Tear Gas and Rubber Bullets

I am about to send an email to each of my Senators.   For what it’s worth, here’s the content:

Dear Senator [name]:

As a supporter of yours, I am deeply concerned to know your position regarding the Egyptian people during this time of crisis in their country.

The news agency, Al-Jazeera English, is reporting that tear gas canisters and shell casings from rounds fired at the Egyptian people during their legitimate protests  have “U.S. markings” on them.   Moreover, because of those markings, many Egyptians are now asking the reporters why our country is opposing them.

Sir [or Madam], I believe the wide spread perception, however wrong, that the U.S. is actively oppressing the Egyptian people can do nothing but harm to U.S. interests in Egypt and the region.

Therefore, I adamantly urge you to prevent such a pending disaster by taking action now to impose an emergency ban on the export of tear gas and rubber bullets from the U.S. to Egypt.   Both common humanity and U.S. interests demand such action.

I have the pleasure of being your staunch supporter,

[Name]

I need some help here:

First, how can I improve on the wording of that email?

Second, does anyone wish to join me in asking for an emergency ban on U.S. shipments of tear gas and rubber bullets to Egypt?

By the way, I probably should send something to my Congressperson too, but he’s the sort who is extremely unlikely to do anything worthwhile.   So, I’m going to pass him up.

17 thoughts on “Tear Gas and Rubber Bullets

  1. True, our allies would be better served by using real bullets and sarine gas against these insurgents. The gods know that all these sorts respond to.

    Get it? Non-lethal means are being used to quell a violent insurgency, not a “legitimate protest.”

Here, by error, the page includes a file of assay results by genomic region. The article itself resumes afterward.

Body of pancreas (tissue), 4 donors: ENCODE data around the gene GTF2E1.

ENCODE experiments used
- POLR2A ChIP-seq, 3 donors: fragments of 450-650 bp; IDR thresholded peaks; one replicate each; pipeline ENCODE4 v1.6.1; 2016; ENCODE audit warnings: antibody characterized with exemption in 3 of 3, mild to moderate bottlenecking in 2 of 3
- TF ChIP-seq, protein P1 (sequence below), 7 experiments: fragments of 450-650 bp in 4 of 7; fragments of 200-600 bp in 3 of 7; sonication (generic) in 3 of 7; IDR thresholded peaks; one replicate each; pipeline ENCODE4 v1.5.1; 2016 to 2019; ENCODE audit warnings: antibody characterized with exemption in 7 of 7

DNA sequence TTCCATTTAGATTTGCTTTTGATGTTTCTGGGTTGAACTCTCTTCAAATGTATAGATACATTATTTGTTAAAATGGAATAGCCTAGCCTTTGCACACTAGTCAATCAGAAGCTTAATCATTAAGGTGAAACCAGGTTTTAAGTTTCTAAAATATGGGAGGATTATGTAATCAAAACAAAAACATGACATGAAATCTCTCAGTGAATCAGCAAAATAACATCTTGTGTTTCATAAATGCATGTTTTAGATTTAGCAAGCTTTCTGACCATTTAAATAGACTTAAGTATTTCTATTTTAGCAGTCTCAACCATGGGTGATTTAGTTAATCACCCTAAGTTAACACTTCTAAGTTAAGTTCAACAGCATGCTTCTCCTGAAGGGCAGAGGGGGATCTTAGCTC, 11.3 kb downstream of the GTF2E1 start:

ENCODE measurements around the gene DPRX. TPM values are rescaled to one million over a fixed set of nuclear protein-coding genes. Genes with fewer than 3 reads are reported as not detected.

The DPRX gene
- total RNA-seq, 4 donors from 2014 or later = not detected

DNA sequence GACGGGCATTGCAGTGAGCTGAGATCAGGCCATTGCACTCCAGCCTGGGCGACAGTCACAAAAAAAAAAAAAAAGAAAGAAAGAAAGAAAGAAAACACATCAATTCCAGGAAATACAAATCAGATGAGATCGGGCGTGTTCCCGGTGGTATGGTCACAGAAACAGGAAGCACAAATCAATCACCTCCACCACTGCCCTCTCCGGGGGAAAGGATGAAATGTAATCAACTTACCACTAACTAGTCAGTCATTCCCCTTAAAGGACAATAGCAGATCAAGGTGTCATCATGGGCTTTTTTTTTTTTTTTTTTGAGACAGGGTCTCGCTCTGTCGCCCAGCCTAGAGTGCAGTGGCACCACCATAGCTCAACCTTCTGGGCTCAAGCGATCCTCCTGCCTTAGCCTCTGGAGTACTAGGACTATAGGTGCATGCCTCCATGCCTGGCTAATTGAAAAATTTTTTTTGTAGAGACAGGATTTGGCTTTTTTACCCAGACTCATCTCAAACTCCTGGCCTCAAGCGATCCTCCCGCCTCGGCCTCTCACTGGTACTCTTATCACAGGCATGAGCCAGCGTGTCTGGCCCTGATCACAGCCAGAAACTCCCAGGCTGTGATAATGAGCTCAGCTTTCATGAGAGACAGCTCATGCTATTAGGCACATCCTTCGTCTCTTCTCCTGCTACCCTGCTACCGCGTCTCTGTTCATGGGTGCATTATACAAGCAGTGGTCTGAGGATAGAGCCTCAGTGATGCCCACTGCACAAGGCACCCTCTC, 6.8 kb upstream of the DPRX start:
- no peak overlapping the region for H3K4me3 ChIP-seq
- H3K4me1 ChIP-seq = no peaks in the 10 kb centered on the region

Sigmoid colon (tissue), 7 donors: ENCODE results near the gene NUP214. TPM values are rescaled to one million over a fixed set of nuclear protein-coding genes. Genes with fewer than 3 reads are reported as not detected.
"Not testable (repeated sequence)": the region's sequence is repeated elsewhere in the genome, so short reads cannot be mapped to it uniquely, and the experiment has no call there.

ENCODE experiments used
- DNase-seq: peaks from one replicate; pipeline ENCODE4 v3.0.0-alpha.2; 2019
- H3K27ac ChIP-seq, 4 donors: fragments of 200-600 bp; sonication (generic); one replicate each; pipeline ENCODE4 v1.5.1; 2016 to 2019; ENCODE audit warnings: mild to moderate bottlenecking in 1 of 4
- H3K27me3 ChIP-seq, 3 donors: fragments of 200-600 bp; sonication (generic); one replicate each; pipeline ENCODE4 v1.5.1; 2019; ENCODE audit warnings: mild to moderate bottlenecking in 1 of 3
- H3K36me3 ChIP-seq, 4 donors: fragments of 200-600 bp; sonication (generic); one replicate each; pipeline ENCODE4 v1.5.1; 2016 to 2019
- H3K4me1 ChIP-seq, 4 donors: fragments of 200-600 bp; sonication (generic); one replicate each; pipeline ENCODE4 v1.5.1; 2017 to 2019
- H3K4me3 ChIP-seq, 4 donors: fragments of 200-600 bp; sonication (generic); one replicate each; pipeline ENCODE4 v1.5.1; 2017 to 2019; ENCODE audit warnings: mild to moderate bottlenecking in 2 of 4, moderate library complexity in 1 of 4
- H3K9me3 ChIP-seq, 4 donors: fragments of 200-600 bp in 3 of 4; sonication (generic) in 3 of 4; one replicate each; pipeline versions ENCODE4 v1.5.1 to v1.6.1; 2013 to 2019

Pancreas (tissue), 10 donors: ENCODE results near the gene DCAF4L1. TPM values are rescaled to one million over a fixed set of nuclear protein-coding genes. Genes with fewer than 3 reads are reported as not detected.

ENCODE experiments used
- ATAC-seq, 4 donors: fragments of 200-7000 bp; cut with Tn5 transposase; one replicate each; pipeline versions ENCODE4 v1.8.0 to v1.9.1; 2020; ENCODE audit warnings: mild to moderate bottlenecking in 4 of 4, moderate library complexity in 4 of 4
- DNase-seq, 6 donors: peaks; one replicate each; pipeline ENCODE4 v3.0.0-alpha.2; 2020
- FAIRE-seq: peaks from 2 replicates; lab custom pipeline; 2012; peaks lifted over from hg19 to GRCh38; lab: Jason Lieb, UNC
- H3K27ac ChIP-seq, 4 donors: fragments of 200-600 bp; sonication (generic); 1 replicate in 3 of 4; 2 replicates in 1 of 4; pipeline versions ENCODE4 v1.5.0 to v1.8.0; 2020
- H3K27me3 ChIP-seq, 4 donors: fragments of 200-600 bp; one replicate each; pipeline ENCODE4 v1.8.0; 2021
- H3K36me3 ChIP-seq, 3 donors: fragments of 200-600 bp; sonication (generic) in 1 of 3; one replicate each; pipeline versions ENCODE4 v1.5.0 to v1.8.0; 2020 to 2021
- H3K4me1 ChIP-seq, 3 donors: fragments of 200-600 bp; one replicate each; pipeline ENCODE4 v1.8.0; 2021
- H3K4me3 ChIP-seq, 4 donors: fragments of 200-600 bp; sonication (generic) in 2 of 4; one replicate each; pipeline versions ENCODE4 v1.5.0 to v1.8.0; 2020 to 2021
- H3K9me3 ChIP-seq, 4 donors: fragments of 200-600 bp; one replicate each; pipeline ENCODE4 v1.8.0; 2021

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    • Hi Jonolan! Of course, I think you know that violence, by itself, does not de-legitimatize a protest movement. Otherwise, the American Revolution, for instance, would have been de-legitimatized by the violence of the Founders and Revolutionaries.

      Also, given what seem to be your views in this case, you might find the very similar views of Pamela Geller over at the Atlas Shrugs blog to be intoxicating — if you have not discovered her already.

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      • If you’re using violence, you’re not a “protest movement.” You’re insurrectionists, rebels, or revolutionaries depending solely upon which term you favor.

        Whether or not you’re “legitimate” is solely based upon whether or not you succeed in your goals and how history views your subsequent actions – and the same holds true for the government who responds violently to such rebellion.

        In our case in the US, we won the war and generally did well by the world’s standards afterward so we’re classed as legitimate.

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      • It fascinates me you do not think a violent protest movement is properly called a legitimate protest movement. I guess I should not be too surprised though — most folks have their own views. And of course, we do too.

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      • I don’t think, once you’ve chosen on violent methodology, you’re a “protest movement” at all, irrespective of whether or not history will claim your rebellion was legitimate.

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  2. Senator, I am sure you hear of United States tear gas and ammo being use in Egypt on the Muslim news?
    The United States did not sell these munitions intending to cause harm to innocent protesters but it has become the perception
    .
    It would be prudent that the States act progressively to recognize the fact that this use of munitions is unacceptable.
    Profits are good but it is now not worth appearing to endorse oppression of the rise of democracy in Egypt.
    Would you please introduce a bill that addresses this perception by Egyptians?
    Thank you for introducing legislation accepting responsibility and condemning this use of force even if non-lethal…